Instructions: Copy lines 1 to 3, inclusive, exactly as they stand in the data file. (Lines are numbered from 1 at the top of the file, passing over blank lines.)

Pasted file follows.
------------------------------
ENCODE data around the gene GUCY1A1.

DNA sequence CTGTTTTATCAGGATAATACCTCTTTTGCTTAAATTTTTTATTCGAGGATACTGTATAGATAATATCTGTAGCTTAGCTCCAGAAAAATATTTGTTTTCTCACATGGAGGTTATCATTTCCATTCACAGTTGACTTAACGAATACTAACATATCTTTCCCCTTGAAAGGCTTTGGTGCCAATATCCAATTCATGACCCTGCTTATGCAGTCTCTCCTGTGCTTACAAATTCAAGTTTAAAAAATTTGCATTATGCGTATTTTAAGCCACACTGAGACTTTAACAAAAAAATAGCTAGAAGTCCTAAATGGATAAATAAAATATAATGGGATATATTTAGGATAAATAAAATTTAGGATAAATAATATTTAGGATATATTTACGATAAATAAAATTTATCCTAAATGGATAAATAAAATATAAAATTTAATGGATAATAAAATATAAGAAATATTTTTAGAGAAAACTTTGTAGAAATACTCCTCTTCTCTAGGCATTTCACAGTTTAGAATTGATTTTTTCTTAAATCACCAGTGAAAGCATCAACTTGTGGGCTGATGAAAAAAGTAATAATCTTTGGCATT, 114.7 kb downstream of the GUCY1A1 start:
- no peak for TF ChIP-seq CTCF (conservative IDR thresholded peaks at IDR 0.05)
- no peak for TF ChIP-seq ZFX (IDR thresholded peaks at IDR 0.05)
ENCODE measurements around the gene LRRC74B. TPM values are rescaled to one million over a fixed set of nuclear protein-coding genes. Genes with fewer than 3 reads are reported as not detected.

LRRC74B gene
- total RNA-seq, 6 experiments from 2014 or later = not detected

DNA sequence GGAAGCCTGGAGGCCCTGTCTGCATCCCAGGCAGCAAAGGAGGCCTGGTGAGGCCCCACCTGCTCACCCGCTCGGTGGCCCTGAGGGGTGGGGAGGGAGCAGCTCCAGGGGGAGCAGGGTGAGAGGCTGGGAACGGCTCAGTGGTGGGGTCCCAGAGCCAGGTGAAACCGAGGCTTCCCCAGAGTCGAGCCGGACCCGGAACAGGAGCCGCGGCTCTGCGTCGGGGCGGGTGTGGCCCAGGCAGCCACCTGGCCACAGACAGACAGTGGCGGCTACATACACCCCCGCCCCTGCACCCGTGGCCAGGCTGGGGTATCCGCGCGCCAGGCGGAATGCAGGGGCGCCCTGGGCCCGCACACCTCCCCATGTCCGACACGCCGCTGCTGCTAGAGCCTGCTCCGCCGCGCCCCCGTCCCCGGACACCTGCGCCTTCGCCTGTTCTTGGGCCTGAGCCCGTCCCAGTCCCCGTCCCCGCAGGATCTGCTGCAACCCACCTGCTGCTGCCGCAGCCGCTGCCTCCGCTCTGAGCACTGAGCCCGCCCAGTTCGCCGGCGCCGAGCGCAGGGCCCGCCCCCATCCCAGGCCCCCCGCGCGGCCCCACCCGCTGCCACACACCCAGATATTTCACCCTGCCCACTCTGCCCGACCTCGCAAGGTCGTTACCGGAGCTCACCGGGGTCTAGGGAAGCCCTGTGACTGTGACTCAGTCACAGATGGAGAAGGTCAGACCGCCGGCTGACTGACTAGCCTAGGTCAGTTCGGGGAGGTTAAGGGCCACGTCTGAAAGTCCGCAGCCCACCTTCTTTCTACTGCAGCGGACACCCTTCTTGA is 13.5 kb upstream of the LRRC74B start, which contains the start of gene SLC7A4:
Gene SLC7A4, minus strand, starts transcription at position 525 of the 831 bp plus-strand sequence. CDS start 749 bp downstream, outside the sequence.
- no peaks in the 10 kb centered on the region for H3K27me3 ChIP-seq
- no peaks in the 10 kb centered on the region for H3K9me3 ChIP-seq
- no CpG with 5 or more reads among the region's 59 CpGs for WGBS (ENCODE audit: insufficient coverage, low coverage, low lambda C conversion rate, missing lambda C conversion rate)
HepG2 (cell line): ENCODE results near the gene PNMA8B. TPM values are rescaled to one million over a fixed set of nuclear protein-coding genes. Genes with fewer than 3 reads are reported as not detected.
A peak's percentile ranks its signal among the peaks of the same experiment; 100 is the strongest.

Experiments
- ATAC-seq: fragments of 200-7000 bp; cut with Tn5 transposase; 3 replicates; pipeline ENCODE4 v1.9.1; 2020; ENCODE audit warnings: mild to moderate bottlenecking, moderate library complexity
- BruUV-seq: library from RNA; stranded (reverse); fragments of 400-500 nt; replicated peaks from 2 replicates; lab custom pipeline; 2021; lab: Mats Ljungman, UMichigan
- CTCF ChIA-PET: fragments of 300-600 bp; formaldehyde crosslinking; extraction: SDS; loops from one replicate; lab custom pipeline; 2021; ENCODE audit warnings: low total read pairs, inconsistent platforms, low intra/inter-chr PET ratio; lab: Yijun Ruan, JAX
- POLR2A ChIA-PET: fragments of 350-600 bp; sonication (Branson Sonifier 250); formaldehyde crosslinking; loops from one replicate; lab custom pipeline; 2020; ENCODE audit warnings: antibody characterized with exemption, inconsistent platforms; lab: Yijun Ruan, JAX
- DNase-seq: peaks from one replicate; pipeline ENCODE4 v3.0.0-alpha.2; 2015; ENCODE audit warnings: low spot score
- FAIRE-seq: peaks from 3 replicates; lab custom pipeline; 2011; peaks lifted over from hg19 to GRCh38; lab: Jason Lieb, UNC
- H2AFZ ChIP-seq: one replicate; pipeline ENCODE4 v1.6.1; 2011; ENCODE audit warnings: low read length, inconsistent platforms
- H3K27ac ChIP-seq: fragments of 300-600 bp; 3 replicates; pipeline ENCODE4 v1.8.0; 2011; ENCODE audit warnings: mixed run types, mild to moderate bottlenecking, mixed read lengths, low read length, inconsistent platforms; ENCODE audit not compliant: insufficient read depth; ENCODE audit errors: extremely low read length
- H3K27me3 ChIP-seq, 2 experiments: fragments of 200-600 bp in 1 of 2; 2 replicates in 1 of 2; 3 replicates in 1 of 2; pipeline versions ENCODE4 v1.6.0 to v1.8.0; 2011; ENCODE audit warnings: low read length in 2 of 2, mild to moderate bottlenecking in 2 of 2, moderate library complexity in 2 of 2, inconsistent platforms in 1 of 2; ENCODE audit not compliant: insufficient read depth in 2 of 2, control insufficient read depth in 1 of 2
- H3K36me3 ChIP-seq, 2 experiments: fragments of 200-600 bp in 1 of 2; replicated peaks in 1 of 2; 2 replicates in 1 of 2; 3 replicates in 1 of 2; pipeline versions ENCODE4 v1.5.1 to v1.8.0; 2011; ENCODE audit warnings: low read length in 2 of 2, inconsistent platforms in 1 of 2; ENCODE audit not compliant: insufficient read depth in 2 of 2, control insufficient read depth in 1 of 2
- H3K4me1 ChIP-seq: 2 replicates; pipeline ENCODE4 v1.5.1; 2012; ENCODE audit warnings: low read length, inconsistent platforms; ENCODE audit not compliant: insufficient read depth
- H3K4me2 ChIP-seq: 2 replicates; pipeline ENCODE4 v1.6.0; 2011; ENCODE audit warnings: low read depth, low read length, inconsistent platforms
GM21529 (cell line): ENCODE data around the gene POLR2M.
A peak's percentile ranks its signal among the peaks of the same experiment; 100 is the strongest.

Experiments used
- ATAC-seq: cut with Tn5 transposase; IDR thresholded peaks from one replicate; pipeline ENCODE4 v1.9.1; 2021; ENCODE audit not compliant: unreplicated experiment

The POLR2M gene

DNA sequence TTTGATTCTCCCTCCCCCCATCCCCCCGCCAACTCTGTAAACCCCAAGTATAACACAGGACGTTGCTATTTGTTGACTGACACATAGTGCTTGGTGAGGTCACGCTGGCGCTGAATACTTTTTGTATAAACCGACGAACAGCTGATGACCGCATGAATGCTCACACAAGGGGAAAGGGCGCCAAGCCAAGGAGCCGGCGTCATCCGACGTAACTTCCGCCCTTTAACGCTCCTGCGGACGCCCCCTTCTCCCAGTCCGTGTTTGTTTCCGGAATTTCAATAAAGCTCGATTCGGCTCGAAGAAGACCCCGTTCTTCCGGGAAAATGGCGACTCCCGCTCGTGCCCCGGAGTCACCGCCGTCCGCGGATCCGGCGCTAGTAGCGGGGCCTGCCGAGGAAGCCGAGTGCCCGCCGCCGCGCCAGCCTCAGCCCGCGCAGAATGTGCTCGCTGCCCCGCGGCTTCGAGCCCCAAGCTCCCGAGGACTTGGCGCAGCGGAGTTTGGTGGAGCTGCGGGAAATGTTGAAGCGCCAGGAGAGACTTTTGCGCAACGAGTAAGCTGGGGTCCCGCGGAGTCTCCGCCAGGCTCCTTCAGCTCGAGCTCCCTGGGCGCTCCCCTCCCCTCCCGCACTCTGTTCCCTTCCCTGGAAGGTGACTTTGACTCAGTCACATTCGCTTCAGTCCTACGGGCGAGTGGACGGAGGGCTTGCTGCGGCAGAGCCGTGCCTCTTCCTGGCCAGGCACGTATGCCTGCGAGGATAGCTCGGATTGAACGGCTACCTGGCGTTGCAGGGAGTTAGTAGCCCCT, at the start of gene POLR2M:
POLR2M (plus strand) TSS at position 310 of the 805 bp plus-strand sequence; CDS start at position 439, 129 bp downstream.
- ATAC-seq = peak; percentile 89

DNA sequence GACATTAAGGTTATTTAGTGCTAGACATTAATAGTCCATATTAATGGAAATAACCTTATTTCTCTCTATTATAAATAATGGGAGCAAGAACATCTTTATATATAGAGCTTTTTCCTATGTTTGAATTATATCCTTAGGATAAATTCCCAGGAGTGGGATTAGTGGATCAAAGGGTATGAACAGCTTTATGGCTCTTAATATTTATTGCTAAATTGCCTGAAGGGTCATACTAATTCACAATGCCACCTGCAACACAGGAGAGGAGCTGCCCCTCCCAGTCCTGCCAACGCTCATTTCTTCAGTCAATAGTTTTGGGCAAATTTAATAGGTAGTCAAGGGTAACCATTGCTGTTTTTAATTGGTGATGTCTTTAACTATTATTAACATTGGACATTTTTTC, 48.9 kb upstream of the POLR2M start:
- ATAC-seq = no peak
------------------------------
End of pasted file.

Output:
ENCODE data around the gene GUCY1A1.

DNA sequence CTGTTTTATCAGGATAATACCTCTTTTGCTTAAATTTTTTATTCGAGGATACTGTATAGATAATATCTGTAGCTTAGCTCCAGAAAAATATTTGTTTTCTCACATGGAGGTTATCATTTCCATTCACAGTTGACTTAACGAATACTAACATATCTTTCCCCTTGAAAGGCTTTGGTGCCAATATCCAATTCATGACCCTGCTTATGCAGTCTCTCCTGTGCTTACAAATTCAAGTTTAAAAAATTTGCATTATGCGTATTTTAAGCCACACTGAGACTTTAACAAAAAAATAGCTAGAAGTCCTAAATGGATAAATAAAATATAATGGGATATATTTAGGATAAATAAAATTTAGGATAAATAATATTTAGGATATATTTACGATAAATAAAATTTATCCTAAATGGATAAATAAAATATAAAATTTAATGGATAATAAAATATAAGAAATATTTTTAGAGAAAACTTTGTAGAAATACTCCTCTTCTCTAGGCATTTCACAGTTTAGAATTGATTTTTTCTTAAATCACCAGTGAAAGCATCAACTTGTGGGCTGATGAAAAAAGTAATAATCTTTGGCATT, 114.7 kb downstream of the GUCY1A1 start:
- no peak for TF ChIP-seq CTCF (conservative IDR thresholded peaks at IDR 0.05)